Deciding to take control over your life by seeking help for your alcohol or substance abuse is the first step to living a longer, healthier and happier life. There are a number of people out there, however, who claim to be alcohol and drug counselors; how can you choose the one who is right for you?
In choosing an addiction professional, it is important to find someone that can do a thorough assessment of your alcohol or substance abuse problem, offering clear direction and recommendations for treatment. Always pick a licensed professional and look for someone with many years of experience specializing in substance abuse and addictions.
The Keys to Choosing the Right Alcohol and Drug Counselor for Your Needs
When you look for a drug counselor to help you, it’s very important that you choose someone who has the skills to do so. After all, you wouldn’t see a dentist if you needed glasses, right? The same goes for substance abuse treatment: you want an addiction specialist whose primary area of study and focus is addiction.
Some therapists will claim to have addiction experience but have not had specific training in the field at all. Some have attended just a workshop or two. Ideally, look for:
- A licensed therapist. LCSW- Licensed Clinical Social Worker, or licensed psychologist. Just because someone has a sign that says “Alcohol and Drug Counselor” on the door doesn’t always make that person fully qualified to help you.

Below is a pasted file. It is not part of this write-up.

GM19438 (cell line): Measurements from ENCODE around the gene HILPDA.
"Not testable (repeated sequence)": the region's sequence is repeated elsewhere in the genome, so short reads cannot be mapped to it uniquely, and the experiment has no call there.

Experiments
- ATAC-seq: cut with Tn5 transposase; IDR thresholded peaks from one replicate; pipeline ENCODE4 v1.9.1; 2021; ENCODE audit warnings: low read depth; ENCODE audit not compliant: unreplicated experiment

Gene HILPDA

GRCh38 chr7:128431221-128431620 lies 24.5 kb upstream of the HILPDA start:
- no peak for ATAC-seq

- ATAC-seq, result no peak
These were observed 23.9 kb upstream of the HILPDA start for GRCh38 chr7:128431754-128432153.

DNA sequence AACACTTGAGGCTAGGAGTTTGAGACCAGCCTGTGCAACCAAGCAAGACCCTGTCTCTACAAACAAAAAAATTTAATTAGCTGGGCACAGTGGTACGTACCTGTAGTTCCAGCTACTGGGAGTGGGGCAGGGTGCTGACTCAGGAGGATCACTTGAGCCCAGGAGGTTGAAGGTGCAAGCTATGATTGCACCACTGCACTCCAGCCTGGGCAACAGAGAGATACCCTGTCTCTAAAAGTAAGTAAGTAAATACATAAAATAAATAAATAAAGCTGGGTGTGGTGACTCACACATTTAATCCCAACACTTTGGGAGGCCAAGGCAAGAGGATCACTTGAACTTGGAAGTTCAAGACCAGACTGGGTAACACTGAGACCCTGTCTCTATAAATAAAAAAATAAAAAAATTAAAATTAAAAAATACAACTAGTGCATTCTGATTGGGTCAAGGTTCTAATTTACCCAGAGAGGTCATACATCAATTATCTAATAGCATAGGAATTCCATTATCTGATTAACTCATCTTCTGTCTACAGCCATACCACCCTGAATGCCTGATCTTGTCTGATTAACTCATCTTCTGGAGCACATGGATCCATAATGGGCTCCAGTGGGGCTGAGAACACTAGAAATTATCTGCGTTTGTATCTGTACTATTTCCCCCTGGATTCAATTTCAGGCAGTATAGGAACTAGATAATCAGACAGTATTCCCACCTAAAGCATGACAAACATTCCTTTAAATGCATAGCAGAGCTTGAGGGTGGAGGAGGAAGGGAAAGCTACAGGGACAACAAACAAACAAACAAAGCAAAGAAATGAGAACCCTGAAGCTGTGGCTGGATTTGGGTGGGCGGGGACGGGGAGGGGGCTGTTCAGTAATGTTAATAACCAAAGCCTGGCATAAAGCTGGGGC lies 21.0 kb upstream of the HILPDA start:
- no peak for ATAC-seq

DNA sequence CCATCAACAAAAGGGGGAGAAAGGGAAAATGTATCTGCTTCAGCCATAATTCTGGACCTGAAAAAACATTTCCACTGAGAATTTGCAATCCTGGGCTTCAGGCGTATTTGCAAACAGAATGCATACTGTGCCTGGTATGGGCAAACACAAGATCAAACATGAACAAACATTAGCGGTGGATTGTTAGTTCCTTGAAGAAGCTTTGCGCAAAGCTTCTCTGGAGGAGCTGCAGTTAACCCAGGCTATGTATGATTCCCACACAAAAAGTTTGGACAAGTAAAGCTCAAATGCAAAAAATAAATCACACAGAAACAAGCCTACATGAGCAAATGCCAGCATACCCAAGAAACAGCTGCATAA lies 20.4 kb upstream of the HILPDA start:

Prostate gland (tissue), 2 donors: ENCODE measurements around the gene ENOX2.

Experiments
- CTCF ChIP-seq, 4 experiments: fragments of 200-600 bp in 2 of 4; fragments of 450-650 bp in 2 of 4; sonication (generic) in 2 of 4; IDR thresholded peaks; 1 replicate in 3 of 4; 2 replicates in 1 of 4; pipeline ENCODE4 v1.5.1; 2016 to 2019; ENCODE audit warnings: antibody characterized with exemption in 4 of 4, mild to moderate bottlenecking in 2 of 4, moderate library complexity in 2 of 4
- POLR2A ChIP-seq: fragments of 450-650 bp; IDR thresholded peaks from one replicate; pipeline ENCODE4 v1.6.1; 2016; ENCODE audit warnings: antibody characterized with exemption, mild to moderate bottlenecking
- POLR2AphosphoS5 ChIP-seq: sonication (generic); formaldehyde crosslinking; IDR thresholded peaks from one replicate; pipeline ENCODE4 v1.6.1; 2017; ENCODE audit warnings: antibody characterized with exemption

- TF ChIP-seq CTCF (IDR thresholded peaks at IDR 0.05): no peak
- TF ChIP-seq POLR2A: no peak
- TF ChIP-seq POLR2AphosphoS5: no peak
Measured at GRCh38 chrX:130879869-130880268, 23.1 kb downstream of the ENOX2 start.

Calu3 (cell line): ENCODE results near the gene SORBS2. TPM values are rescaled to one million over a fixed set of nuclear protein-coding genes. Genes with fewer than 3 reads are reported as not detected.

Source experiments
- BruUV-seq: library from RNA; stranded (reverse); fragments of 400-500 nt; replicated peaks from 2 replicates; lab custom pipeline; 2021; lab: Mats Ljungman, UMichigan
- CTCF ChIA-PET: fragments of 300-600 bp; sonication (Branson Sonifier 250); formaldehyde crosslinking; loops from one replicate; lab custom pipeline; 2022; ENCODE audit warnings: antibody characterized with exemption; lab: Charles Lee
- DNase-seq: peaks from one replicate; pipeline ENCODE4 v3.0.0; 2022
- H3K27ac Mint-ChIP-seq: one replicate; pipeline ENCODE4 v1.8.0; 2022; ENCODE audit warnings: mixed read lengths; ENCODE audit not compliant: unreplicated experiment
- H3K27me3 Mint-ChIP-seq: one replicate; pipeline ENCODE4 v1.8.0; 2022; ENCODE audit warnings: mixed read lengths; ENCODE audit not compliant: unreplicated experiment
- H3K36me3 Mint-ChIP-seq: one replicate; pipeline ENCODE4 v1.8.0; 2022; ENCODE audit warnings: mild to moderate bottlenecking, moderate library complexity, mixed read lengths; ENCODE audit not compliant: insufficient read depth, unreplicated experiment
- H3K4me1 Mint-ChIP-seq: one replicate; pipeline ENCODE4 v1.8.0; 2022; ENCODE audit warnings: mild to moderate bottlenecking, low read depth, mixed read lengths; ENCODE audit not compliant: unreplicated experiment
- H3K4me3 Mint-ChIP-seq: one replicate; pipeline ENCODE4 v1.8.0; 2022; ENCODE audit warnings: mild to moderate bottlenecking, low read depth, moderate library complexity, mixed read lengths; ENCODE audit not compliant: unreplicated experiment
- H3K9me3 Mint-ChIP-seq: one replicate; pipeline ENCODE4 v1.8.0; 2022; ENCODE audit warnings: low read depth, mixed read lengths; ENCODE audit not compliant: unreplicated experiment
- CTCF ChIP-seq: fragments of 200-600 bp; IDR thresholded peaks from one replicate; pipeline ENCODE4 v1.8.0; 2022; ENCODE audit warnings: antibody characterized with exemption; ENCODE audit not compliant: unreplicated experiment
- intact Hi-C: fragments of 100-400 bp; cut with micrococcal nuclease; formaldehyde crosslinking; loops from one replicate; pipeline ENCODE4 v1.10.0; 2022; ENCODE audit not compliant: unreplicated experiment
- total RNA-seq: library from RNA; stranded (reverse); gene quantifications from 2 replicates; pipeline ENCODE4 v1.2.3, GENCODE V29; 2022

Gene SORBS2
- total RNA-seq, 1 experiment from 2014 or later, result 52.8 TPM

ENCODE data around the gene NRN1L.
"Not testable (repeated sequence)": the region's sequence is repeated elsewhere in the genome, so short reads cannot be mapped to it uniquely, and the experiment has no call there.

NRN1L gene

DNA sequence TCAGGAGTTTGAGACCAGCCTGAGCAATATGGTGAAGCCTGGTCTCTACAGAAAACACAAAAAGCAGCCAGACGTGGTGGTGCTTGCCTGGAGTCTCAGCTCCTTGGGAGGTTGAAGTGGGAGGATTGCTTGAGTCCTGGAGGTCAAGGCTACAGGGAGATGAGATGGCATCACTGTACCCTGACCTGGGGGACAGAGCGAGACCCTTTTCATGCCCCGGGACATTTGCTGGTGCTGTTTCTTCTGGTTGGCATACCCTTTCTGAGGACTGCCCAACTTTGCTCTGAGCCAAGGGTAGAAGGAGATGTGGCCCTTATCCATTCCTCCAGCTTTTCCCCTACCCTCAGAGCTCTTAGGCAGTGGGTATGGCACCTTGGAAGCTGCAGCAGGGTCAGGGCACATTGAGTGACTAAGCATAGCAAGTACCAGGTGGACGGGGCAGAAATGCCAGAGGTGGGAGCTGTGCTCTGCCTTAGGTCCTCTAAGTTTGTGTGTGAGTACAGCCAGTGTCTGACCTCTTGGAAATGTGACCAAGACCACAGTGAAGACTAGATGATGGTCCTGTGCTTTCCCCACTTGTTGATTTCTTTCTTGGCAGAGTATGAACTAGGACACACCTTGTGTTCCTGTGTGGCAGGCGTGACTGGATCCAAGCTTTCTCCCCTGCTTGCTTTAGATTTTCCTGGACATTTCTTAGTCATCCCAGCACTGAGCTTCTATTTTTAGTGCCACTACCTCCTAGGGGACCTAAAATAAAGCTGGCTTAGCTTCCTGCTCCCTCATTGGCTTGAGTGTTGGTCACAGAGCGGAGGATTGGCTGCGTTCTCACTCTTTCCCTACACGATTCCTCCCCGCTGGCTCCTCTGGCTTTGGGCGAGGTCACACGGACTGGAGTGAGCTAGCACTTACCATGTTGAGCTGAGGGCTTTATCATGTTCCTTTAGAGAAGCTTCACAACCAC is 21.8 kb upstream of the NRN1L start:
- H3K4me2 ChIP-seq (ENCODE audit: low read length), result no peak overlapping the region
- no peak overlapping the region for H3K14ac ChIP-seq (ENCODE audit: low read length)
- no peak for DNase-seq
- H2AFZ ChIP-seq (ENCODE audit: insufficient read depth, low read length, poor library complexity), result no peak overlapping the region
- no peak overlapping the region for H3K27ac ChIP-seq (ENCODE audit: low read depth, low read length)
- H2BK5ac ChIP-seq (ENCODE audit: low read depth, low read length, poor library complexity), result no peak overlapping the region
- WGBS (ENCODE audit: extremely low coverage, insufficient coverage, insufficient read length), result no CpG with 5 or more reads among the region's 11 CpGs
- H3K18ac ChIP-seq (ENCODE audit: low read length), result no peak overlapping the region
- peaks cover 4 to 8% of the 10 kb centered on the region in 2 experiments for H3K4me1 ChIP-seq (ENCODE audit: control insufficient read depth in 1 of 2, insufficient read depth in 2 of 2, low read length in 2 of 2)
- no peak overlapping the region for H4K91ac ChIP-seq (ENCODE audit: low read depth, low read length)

- A professional with an ADDITIONAL license in the area of addictions (such as an LCADC- Licensed Clinical Alcohol and Drug Counselor). Dual licensure means you are working with someone who has specific education, training and experience in mental health, and substance abuse specifically. Without addiction licensure, you may be working with someone who knows very little about how to work with your addiction as the primary problem.
Interview the therapist on the phone by asking about his or her experience specifically with the drug you are concerned about. You can ask “Do you routinely treat people with alcohol problems?” or “How often do you work with families that have a heroin addict they are concerned about?” You may also ask “Do you know how to assess and treat mental health or family problems that go along with addictions?” You can also ask what kind of substance abuse treatment programs the doctor works with: does the doctor recommend 12 step programs or intensive in-patient therapy? Does this therapist work with certain rehab centers over and over again, or does he or she try to find a center that is best to suited to each individual client?
Also make sure to ask the therapist if he or she does drug testing or report writing for court, if that is necessary for you.
At the end of the day, you want a substance abuse counselor who truly understands the depths of your problem and the overall affect that therapy can have on your life. Make sure to speak to therapists who have “regular” methods of treatment as well as those who customize each substance abuse treatment to each individual patient. You want to get the full scope of who is available to help you, and what that help may entail, before you make your final choice.